Easy Assessment Options for Classrooms and Distance Learning

Whether we’re going back to school in person or virtually or some combination of the two, I think we can all agree that our job from the start is two-fold: not only do we need to teach our content, but we need to teach our students to use the technology.  

A few years ago, I wrote about five simple ways to improve learning in every classroom using formative assessments and writing to learn strategies.  Today, I want to share some ideas for taking these same strategies digital.  Here’s how.  

Use Google Forms.  Google Forms are super easy to create, share, and evaluate–especially when they’re short, like these formative assessments should be.  You could quickly start a class with the “First Thoughts” or “KW” activity I recommended in my previous post.  If you’re teaching the class in person, project a QR Code to the form in your class and let your students use their devices to access/respond.  If you’re teaching virtually, post a link to the form and give your students a due date prior to when you plan to introduce them to the lesson.  You can scan the responses quickly and adjust your instruction as needed, according to the responses.  

As an exit slip, you can use the “What’s one thing you learned?” question to complete your KWL, or use one of my Space sentence starters.  Better yet, post the entire graphic and let the students choose the one that fits best with their understanding, like this. (Want your own copy? Use this link to create a copy for your Google Drive, then you can edit it and share it with your students.)  

Even the vocabulary idea works well in a Google Form.  Just list the words you’d like students to use in the question and let them write a paragraph as a response.  

A tip:  When using paragraph responses with Google Forms, you’ll want to adjust the spreadsheet columns so the text wraps within the columns for easier reviewing.  Here’s a 40-second video that shows you how to do this–it makes a world of difference.  

Google Slides or Docs Exit Slips.  As deft as our students are at typing on their phones, there may be times we want them to write more.  Or, we might like to have individual products that we can make comments on when we return to the students.  Quick exit slips using Google Slides and Docs work well for these purposes. They are easy to create on your own.  If you’ve created worksheets for your students in Word or PowerPoint, switching to Docs and Slides is cake.  The challenge comes in making them student- and teacher-friendly for completing and grading.  (A post on how to do this is coming soon!)  In the meantime, if you want to check out what I’ve done for inspiration or to take one thing off of your plate, here are a couple of options:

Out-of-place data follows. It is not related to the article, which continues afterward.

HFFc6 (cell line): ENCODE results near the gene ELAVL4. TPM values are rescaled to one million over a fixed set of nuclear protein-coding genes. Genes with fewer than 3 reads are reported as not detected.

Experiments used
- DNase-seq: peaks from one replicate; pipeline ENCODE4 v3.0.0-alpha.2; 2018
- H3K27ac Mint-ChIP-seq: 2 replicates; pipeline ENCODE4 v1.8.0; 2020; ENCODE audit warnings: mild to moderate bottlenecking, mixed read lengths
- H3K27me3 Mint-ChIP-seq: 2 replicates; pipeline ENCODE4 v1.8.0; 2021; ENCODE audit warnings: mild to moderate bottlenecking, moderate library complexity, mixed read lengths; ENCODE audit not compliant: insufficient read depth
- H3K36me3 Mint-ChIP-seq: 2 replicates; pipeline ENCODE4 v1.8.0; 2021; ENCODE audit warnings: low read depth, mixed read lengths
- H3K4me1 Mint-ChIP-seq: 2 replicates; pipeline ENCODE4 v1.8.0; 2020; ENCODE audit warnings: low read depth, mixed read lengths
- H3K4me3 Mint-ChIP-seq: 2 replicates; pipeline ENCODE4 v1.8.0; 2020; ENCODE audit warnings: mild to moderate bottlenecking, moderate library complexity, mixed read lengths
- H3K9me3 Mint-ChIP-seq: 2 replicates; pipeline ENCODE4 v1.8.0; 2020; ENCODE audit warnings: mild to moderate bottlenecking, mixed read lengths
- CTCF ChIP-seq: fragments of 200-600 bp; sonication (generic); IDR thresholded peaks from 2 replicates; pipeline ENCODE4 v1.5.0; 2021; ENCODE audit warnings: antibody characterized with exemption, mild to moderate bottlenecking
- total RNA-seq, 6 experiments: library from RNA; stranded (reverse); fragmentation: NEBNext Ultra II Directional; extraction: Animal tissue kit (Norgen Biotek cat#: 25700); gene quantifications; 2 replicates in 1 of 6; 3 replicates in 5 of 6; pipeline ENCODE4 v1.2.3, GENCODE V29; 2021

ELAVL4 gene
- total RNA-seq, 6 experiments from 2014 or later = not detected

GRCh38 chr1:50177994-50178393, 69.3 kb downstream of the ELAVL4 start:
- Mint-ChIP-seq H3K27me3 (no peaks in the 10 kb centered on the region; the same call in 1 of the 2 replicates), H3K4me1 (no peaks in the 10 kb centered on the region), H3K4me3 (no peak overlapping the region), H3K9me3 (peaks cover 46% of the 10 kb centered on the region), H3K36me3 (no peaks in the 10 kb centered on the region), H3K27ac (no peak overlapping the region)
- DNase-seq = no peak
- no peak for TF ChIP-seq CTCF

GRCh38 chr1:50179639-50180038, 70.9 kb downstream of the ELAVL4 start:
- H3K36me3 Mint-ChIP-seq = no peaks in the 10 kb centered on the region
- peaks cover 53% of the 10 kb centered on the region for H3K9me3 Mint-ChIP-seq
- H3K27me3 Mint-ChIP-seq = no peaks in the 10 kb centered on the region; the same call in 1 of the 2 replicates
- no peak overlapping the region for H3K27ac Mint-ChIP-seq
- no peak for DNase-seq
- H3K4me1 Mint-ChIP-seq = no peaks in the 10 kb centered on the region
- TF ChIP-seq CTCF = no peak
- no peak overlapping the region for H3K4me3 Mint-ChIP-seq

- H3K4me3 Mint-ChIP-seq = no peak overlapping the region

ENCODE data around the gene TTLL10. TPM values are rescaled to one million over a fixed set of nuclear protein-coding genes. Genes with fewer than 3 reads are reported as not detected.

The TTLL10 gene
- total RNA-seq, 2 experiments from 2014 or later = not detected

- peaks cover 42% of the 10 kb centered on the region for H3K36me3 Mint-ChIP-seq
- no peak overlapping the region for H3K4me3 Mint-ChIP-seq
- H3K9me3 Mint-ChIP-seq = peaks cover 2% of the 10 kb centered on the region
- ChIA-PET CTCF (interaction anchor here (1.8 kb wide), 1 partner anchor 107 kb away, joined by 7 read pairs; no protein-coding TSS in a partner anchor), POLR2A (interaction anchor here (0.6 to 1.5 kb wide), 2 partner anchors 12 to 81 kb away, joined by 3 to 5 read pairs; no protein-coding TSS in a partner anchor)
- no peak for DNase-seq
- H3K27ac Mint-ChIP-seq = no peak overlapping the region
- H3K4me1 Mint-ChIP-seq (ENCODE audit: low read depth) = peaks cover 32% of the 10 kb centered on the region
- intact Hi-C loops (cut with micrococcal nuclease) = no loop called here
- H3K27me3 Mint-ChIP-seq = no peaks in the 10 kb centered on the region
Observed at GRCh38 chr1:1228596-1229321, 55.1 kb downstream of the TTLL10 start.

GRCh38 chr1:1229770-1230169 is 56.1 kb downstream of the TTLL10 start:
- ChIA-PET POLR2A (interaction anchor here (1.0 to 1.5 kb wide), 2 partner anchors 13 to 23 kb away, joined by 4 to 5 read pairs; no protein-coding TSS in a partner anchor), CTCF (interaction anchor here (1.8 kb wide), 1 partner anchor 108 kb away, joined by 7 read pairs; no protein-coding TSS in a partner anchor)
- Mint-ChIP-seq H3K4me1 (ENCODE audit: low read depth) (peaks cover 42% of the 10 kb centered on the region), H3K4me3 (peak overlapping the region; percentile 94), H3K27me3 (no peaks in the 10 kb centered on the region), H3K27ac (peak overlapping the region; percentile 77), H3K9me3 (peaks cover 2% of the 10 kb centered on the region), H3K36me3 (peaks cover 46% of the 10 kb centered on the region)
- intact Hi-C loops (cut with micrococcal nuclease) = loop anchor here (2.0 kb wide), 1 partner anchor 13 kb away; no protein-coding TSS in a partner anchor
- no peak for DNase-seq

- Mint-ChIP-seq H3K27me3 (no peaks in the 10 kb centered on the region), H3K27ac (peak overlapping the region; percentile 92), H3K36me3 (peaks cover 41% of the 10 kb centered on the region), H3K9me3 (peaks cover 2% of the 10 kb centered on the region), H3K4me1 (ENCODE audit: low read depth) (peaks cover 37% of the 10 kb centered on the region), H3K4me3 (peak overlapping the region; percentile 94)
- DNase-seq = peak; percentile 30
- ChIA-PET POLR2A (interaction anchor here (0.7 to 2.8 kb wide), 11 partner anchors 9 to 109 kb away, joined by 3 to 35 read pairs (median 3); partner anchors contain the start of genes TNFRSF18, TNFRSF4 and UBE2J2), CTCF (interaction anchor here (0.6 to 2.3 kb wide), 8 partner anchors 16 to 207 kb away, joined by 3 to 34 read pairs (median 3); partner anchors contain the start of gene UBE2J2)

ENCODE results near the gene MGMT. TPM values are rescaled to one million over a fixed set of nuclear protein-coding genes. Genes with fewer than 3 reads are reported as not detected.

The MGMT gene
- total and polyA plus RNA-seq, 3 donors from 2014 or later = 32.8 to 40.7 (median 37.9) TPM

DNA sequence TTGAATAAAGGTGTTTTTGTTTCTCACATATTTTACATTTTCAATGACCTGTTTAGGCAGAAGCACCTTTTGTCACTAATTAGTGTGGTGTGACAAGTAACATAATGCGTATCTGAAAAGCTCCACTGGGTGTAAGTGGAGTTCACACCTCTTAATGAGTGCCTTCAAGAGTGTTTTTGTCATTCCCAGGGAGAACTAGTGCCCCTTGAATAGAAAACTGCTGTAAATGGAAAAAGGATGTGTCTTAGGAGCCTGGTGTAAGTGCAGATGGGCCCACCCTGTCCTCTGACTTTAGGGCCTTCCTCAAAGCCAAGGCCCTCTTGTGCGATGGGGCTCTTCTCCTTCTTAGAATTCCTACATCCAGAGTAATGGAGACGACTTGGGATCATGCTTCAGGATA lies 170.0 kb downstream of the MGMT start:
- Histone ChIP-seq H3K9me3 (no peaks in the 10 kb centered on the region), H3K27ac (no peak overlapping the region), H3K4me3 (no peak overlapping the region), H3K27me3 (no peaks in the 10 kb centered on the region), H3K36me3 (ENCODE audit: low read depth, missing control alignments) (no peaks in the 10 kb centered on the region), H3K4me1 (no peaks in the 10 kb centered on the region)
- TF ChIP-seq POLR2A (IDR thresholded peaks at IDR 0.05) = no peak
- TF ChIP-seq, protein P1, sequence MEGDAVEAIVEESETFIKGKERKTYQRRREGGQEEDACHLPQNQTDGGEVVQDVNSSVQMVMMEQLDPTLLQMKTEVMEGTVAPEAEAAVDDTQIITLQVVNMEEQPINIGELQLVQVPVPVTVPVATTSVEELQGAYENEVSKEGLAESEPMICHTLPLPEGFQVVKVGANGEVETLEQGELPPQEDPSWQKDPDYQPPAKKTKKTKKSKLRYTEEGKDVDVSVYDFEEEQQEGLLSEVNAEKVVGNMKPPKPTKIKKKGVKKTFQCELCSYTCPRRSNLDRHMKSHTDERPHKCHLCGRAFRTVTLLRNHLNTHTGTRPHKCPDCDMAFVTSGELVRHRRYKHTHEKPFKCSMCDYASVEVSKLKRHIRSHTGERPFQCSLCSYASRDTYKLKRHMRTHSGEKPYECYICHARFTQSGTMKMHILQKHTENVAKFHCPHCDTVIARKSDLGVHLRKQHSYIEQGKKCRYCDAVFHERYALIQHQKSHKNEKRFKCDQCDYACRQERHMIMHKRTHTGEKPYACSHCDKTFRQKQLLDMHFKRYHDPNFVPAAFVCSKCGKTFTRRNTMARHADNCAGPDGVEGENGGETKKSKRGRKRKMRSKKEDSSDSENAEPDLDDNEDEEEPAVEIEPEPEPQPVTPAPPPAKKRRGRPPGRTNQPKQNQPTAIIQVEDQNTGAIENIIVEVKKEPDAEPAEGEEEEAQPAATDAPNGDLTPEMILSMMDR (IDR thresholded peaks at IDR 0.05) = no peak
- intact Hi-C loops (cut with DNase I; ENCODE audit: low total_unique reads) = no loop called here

In my original post, I shared my tried-and-true dollar-store-basket of exit slips, but I’ve got new versions for digital learning!  I created these Google Slide exit slips a few years ago and teachers have always loved them. During the first round of distance learning in the spring, I got even more positive feedback from teachers, both elementary and secondary.  They’re fully editable and adapt to any text or lesson.  Here’s a link to the free sample if you want to see how they work.  

English and reading teachers may be interested in my Reading Strategy Exit Slips.  These 12 exit slips are perfect for monitoring independent reading, class novels, or short stories.  Each is available as a printable exit slip and as a Google Doc–again, all editable! 

These strategies, in their digital forms, will help us help our students in two ways.  We’re introducing them to the digital tools they will need when/if we go to distance learning and we’re finding out important information through their responses that will guide our instruction–always the goal of formative assessment!  

Hopefully, too, you’ll find these strategies make the process of gathering this information a little easier for you.  There’s no reason we can’t use all these same tools when school-as-we-knew-it finally returns.    

This is the fourth post in my Making Lemonade series. Please follow this blog to be notified when I post more strategies and resources to make the 2020-21 school year the best it can be.

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